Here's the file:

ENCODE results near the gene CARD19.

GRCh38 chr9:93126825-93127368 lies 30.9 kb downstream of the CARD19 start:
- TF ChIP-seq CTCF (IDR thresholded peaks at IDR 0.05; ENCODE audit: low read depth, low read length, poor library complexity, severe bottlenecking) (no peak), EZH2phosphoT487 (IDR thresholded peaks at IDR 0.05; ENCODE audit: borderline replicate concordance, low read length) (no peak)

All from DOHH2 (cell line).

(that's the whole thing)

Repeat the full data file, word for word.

ENCODE results near the gene CARD19.

GRCh38 chr9:93126825-93127368 lies 30.9 kb downstream of the CARD19 start:
- TF ChIP-seq CTCF (IDR thresholded peaks at IDR 0.05; ENCODE audit: low read depth, low read length, poor library complexity, severe bottlenecking) (no peak), EZH2phosphoT487 (IDR thresholded peaks at IDR 0.05; ENCODE audit: borderline replicate concordance, low read length) (no peak)

All from DOHH2 (cell line).